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Christian refugees starving in Indonesia

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JAKARTA, Indonesia (AP) — Forced to flee their homes by rampaging Muslim militants, hundreds of Christian refugees sheltering in remote mountains in the Maluku islands are facing starvation, international aid workers said Saturday.

With no food or medicine and a lack of water, about 1,500 refugees are trying to survive in jungle-covered mountains on the island of Ambon, said Maria Teresa Vilhena of the emergency relief agency, Doctors Without Borders.

"We have a high emergency situation here," said Vilhena, from Switzerland. "Some people are already dying in the jungle."

She said many of the refugees are too afraid to leave their jungle hide-outs and seek help from international aid workers for fear of being attacked again.

Most of the refugees come from Waai village, 1,600 miles northeast of Jakarta, which has been the target of several raids by Muslim militants recently. At least 38 people were killed in and around the village this past week.

Vilhena said that in the past two days about 4,000 people, many barefoot, bearing open wounds and in shock, have found their way down from the mountains.

Many are now seeking shelter in a church. The others have been transported to a warehouse in Passo village, in another corner of Ambon island, where they are receiving food, water and medical care, she said.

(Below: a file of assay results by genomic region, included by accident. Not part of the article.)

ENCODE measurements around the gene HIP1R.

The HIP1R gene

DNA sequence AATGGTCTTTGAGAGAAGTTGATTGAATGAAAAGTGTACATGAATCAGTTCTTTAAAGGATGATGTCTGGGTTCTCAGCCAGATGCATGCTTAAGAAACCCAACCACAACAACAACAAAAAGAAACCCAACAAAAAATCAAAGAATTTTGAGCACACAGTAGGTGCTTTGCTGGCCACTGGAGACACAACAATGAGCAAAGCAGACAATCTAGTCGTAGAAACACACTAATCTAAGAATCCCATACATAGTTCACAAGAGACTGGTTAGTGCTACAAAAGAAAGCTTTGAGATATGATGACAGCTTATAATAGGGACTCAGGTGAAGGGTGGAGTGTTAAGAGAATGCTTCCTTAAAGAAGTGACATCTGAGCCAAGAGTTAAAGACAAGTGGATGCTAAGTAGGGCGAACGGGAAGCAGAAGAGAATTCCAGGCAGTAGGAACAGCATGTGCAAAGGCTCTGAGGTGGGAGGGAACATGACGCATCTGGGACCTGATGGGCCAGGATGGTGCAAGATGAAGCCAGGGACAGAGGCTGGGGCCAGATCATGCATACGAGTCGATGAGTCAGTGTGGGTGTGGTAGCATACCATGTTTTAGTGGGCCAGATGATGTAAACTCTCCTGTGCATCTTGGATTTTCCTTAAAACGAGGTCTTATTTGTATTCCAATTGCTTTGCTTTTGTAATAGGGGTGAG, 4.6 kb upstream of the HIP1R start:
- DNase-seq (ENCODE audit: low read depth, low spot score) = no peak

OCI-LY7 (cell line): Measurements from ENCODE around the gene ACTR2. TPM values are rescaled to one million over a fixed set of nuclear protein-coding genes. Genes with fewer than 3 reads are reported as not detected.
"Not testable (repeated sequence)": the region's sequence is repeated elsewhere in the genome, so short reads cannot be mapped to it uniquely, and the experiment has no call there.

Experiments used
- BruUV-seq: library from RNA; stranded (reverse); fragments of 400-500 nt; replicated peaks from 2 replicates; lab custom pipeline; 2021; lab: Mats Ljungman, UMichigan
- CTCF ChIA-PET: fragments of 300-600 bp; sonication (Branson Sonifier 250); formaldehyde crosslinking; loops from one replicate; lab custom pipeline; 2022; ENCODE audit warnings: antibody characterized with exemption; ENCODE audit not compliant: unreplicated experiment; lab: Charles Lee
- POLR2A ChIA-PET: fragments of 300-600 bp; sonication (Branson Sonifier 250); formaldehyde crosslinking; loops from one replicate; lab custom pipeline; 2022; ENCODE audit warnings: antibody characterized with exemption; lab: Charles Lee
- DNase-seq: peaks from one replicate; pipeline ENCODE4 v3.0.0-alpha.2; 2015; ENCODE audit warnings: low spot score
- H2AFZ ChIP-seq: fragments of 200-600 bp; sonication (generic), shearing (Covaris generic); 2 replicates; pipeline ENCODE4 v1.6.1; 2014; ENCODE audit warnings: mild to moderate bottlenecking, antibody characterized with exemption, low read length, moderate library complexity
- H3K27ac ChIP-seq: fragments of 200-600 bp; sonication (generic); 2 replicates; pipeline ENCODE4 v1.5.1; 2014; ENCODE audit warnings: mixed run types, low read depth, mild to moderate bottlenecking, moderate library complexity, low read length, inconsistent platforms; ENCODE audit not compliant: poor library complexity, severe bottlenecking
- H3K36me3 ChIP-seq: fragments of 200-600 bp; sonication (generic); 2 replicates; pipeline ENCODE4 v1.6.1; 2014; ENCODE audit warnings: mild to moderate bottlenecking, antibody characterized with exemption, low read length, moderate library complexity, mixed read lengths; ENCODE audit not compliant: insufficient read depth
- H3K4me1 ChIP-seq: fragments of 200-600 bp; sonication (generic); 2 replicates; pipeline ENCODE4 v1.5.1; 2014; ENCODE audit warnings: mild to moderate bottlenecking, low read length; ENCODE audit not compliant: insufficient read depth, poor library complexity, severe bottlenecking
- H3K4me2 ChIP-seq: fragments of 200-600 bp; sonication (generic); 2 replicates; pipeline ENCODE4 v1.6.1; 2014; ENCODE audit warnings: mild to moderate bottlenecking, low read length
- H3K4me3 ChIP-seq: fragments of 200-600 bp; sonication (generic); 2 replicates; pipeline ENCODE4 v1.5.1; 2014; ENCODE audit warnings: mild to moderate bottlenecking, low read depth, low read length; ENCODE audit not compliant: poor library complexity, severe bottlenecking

On Friday, three people, including a baby and a 6-year-old boy, died from various diseases after trekking out of the mountains and making it to relative safety, she said.

Maluku and nearby North Maluku provinces have been plagued by Muslim-Christian violence, which has claimed nearly 4,000 lives since January 1999.

Animosity has been stoked by an influx of Muslim migrants from other parts of the country.

The migrants have upset the numerical balance between the two communities and have come to dominate retail trading — siphoning off business from the Christians.

Indonesia's government imposed a state of civil emergency across the region in June, but fighting has escalated in recent weeks. Much of it has been blamed on the arrival of thousands of members of an Islamic vigilante group, the Laskar Jihad or Holy War Force.

On Friday, Indonesia's state-appointed National Commission for Human Rights called for a U.N. peacekeeping mission to help end the war.

The commission's secretary general, Asmara Nababan, said many Indonesian soldiers and police officers were taking sides in the conflict and without international assistance the fighting would continue.

On Saturday, Indonesia's military said it had destroyed thousands of guns and other weapons it had confiscated from Christian and Muslim fighters recently, the official Antara news agency reported.